In my last essay, I discussed how the goddess Kali represents the archetype of wildness and destruction. We can use Kali to help us become free and liberated by learning how to stand up to others and say no. However, many people try to avoid saying no to other people because they interpret any confrontation to be an act of violence.
Modern schools of yoga have 10 yamas, or “shall not” restraints. The first of these is ahimsa, or nonviolence. Translations vary, but ahimsa tells us that we “shall not” kill or injure living beings. For many people, this means that any violence is unacceptable. For others, violence in self defense and war are permitted when opposing an evil that would cause harm to others.
Regardless of the exact interpretation, this brings us back to the first point. Is it acceptable to allow people to take advantage of us to avoid a confrontation with someone else? Take it a step further. Is it acceptable to allow an attack on us or others because resisting that attack would be an act of violence? Clearly the answer is no. I think that avoiding all confrontation is an act of selfish cowardice. It allows people to claim they are practicing ahimsa while allowing violence to happen.
However, the way that you confront people is important. If an infant hits you, are you, as an adult, justified in hitting back? If someone cuts you off in traffic, are you justified in running him or her off the road? If an angry man in a foreign country sends people to destroy a building and kill us, are we justified in mobilizing an army and endangering millions of innocent civilians? Again, the answer is no. It is the responsibility of the person in the more powerful position to find a better way.
There has to be a middle ground between complete nonviolence and excessive violence in self defense. Every situation is different and I’m not smart enough to solve the problems of the world, but collectively we are smart enough and creative enough.
In the book, The World is Flat, by Thomas Friedman, there is a statement that says, “Where people have hope, you have a middle class.” If people believe that they can get ahead by hard work and that their children will be better off in the future, they are not likely to resort to violence.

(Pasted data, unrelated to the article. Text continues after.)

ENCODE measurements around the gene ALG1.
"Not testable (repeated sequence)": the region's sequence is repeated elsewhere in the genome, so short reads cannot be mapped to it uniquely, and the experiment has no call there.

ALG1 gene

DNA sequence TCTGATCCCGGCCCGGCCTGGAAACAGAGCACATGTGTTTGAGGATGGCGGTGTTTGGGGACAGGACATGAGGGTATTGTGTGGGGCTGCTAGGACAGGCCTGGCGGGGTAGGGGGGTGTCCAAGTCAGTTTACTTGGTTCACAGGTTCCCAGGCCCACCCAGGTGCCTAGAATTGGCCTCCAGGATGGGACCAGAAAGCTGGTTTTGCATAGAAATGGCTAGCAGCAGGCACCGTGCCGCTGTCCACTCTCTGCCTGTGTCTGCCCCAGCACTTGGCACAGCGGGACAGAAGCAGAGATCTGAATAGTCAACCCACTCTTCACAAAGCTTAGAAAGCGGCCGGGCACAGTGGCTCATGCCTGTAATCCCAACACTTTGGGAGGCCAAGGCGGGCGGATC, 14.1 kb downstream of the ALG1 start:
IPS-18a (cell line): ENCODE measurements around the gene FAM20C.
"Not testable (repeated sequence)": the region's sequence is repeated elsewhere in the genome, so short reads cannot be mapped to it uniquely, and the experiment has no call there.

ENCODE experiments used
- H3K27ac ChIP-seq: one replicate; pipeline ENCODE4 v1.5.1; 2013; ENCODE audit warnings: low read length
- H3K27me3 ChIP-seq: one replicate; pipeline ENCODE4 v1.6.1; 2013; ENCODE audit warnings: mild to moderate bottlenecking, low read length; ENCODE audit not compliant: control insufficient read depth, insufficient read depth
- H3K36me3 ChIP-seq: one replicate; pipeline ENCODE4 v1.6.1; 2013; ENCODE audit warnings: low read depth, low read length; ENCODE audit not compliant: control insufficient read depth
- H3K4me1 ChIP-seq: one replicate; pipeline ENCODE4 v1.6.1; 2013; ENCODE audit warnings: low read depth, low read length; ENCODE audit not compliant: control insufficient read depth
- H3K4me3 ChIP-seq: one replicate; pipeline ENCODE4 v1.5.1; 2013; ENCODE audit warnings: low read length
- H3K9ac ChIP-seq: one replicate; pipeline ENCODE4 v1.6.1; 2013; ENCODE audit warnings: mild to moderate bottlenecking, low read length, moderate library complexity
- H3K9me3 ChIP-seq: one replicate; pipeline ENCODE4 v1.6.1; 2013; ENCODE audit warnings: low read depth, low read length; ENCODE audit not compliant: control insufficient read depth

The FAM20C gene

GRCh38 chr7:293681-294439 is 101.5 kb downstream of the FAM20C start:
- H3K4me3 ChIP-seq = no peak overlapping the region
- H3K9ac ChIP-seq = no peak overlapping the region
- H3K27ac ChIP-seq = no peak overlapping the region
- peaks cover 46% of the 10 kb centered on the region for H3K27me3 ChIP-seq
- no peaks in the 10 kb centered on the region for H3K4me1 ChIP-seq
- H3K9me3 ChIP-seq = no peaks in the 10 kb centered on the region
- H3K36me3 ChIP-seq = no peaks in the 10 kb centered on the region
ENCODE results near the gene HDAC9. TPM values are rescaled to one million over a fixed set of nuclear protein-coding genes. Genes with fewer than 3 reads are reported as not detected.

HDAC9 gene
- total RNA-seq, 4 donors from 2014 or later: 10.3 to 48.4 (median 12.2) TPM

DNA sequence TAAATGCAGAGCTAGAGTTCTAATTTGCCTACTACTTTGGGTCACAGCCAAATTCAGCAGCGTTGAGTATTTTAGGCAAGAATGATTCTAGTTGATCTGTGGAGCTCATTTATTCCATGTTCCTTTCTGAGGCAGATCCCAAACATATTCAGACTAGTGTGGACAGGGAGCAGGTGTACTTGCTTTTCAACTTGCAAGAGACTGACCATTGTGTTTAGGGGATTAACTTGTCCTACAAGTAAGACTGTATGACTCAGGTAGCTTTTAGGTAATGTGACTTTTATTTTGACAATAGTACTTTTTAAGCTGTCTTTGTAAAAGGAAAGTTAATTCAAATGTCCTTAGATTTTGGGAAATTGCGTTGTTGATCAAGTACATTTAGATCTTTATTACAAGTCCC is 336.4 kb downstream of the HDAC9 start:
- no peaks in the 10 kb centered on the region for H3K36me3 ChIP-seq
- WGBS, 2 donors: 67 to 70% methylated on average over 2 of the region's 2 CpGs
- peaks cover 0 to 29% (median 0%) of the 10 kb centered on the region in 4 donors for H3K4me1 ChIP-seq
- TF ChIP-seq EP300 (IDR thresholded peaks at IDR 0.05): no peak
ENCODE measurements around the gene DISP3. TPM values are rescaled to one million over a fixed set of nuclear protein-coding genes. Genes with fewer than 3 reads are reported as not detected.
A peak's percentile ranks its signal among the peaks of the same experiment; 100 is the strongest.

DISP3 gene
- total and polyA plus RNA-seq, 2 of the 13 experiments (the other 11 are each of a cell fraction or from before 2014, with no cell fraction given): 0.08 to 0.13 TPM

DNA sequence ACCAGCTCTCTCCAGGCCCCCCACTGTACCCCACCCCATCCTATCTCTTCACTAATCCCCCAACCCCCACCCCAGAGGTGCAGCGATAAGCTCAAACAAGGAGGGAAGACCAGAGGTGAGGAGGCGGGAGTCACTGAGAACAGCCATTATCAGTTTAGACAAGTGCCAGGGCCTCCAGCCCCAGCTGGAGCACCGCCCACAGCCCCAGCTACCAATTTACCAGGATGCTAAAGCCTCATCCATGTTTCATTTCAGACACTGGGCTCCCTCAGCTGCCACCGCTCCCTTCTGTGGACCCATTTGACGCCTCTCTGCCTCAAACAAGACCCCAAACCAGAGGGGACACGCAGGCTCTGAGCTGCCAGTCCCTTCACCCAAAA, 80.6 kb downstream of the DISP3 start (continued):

Much of the violence in the world today is coming from people living in situations where autocratic or despotic rule has prevented people from improving themselves. Poor government, oppressive rule, poverty, or an inability to see justice in their lives can cause people to lose hope and resort to violence. This can happen in Saudi Arabia, Pakistan, or in the projects in Chicago or Los Angeles.
A government that works for all the people promotes justice for the people and accountability for the government officials. Osama bin Laden hates the United States for supporting the government of Saudia Arabia, among other things. He criticizes the government of Saudi Arabia because it is not accountable to the people. Referring to the rulers of Saudi Arabia, he said, “… there is no accountability or punishment, but there is only obedience to the rulers and prayers of long life for them.” When leaders are not accountable, there is no hope that things will get better. When hope is gone, people lash out and seek revenge. They try to use violence to achieve their aims because they see no other way.
A very similar situation exists in the inner cities in the United States. Many people living there feel that they can never see justice. In Los Angeles, there were riots in the streets after a mostly-white jury acquitted the police who beat Rodney King. In recent years, there have been innumerable problems in the streets of Chicago based on a perception of police brutality against poor African Americans.
Compare that to the record turnout in the 2008 presidential election. Did you see the reactions of people at Grant Park in Chicago when Barack Obama gave his acceptance speech after being elected president? Dozens of African Americans were interviewed for the television news and said variations of, “I never thought I would see this in my life.” There is hope.
For more on how yoga can help prevent violence, see my next essay, Nonviolence, Yoga, and a Government that Works (Part 2).
© 2010 Eric Borreson